+virDomainPtr virDomainMigrate (virDomainPtr domain, virConnectPtr dconn,
+			       unsigned long flags, const char *dname,
+			       const char *uri, unsigned long resource);

  I would rename resource to bandwidth :-)

[...]
 #define REMOTE_CPUMAPS_MAX 16384
+#define REMOTE_MIGRATE_COOKIE_MAX 256

  hum, what is that ? Sorry to show up ignorance, feel free to point
me to an xdr FAQ !

In XDR you can either have unlimited strings (well, the limit is 2^32-1), or you can impose a limit on their length. Some common types in XDR notation:

  Unlimited strings:      string foo<>;
  Limited-length strings: string foo<1000>;
  Fixed-length strings:   char foo[1000];
  Byte arrays:            opaque foo[1000];

Now if we just defined all strings as <> type, then the automatically-built XDR receivers would accept unlimited amounts of data from a buggy or malicious client. In particular they would attempt to allocate large amounts of memory, crashing the server[1]. So instead we impose upper limits on the length of various strings. They are defined at the top of qemud/remote_protocol.x.

@@ -632,6 +663,8 @@ enum remote_procedure {
 	REMOTE_PROC_DOMAIN_GET_SCHEDULER_PARAMETERS = 57,
 	REMOTE_PROC_DOMAIN_SET_SCHEDULER_PARAMETERS = 58,
 	REMOTE_PROC_GET_HOSTNAME = 59,
+	REMOTE_PROC_DOMAIN_MIGRATE_PERFORM = 60,
+	REMOTE_PROC_DOMAIN_MIGRATE_PREPARE = 61,
 };

  I would like to see a distinct third step FINISH, as I think it would be
more generic.

[...]
+ * virDomainMigrate:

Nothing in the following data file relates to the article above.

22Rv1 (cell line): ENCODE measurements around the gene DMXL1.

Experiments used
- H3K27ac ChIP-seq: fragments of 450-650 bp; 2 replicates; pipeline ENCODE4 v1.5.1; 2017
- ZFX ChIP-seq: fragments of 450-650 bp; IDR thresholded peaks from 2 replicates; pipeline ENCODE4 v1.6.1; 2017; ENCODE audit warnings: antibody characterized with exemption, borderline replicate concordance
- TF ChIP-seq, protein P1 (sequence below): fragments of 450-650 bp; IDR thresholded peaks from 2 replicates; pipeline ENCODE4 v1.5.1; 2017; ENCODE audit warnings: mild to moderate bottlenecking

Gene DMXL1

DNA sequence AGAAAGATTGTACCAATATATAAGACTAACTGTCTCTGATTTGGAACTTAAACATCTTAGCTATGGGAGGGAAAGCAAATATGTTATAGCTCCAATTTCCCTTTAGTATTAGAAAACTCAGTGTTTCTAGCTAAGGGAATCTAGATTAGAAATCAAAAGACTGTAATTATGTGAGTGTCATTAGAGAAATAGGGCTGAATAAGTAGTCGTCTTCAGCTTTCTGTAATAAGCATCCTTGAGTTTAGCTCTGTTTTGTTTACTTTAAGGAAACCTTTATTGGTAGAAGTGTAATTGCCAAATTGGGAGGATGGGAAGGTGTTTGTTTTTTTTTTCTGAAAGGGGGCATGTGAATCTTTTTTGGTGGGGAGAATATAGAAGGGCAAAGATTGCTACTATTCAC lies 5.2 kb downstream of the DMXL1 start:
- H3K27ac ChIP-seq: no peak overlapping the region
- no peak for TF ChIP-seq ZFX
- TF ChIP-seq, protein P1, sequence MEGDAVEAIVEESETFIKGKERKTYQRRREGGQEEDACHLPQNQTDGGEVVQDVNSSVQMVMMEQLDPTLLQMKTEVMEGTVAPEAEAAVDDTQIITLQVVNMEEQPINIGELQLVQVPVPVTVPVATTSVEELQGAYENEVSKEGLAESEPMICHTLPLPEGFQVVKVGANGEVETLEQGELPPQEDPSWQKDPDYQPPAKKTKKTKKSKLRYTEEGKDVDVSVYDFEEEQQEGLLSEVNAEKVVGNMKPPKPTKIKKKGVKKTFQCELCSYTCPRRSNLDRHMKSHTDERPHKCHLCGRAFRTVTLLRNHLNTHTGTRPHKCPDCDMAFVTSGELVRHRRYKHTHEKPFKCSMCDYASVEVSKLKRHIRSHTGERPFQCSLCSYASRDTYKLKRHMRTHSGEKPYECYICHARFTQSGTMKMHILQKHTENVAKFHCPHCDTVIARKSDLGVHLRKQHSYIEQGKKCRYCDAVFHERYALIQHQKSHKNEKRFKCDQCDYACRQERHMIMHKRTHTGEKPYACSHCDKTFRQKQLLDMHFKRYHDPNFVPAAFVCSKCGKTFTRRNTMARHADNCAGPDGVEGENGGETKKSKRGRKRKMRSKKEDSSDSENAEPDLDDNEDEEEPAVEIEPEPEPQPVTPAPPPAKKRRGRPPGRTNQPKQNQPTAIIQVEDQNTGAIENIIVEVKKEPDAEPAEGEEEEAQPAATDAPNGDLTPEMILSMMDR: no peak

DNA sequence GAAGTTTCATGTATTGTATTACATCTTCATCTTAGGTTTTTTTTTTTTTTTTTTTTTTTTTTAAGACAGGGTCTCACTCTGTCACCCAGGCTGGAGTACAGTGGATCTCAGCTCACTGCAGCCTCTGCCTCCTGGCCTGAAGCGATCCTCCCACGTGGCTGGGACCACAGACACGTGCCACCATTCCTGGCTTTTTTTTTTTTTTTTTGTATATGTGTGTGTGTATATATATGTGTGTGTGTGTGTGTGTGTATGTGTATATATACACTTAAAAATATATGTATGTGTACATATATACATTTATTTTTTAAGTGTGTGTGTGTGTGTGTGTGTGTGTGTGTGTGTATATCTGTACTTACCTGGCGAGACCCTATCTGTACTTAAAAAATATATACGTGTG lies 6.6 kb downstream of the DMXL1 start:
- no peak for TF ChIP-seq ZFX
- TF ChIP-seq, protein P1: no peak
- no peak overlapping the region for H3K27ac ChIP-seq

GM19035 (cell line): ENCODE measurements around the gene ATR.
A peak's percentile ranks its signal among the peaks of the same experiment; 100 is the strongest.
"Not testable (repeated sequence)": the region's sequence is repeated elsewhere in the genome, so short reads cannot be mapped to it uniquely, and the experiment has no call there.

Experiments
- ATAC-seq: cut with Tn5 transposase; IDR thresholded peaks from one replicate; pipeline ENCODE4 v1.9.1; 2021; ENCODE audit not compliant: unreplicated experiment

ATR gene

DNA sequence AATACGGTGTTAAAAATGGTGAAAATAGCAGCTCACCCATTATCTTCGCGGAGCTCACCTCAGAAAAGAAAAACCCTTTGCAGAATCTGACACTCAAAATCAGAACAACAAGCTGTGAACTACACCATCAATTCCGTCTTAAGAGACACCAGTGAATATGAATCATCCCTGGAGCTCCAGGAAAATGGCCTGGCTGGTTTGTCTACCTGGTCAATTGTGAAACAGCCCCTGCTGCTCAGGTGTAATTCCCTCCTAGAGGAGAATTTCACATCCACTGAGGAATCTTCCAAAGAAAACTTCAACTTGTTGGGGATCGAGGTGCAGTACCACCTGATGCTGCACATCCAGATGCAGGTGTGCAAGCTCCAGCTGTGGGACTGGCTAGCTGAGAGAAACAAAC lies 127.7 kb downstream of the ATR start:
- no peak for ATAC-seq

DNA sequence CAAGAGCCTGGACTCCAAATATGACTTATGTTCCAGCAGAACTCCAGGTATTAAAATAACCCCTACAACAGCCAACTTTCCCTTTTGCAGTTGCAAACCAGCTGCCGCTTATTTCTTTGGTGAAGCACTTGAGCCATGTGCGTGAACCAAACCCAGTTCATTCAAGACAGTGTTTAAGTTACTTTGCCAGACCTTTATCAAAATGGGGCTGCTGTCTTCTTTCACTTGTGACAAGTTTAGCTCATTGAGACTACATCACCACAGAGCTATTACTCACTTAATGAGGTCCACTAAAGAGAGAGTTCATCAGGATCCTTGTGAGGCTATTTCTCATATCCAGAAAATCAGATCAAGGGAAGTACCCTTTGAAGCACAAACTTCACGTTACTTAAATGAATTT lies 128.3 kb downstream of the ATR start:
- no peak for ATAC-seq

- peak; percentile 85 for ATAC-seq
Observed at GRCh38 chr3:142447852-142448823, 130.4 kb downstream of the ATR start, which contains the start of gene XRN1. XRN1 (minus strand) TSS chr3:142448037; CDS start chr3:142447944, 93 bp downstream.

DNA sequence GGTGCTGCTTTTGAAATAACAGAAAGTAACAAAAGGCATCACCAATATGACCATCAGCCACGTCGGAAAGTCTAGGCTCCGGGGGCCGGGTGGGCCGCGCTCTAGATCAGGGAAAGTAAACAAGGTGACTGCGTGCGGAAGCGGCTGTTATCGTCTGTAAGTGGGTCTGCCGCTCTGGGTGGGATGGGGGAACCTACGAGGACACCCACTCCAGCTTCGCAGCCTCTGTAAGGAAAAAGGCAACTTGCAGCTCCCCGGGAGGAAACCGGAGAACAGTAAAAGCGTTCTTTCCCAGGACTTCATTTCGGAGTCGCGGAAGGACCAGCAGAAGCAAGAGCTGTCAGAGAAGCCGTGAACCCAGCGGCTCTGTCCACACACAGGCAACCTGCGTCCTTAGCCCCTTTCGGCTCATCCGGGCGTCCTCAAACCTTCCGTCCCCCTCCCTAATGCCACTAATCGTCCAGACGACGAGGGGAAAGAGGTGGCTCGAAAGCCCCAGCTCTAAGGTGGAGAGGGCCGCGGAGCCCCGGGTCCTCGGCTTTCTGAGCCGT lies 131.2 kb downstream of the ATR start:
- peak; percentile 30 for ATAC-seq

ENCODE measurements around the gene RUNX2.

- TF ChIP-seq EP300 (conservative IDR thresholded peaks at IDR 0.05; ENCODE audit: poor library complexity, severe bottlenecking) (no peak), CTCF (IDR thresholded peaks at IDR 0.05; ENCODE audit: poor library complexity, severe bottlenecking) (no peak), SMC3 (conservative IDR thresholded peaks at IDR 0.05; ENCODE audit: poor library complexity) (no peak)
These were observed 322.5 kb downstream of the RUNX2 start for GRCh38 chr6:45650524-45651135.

+ * @domain: a domain object
+ * @dconn: destination host (a connection object)
+ * @flags: flags
+ * @dname: (optional) rename domain to this at destination
+ * @uri: (optional) dest hostname/URI as seen from the source host
+ * @resource: (optional) specify resource limit in Mbps
+ *
+ * Migrate the domain object from its current host to the destination
+ * host given by dconn (a connection to the destination host).
+ *
+ * Flags may be one of more of the following:
+ *   VIR_MIGRATE_LIVE   Attempt a live migration.
+ *
+ * If a hypervisor supports renaming domains during migration,
+ * then you may set the dname parameter to the new name (otherwise
+ * it keeps the same name).  If this is not supported by the
+ * hypervisor, dname must be NULL or else you will get an error.

  hum, sounds a bit drastic to me, but might be the right thing.
In any case the capability to rename should be added to the <capabilities><migration_features> probably as a <rename/> optional
element.

+ * Since typically the two hypervisors connect directly to each
+ * other in order to perform the migration, you may need to specify
+ * a path from the source to the destination.  This is the purpose
+ * of the uri parameter.  If uri is NULL, then libvirt will try to
+ * find the best method.  Uri may specify the hostname or IP address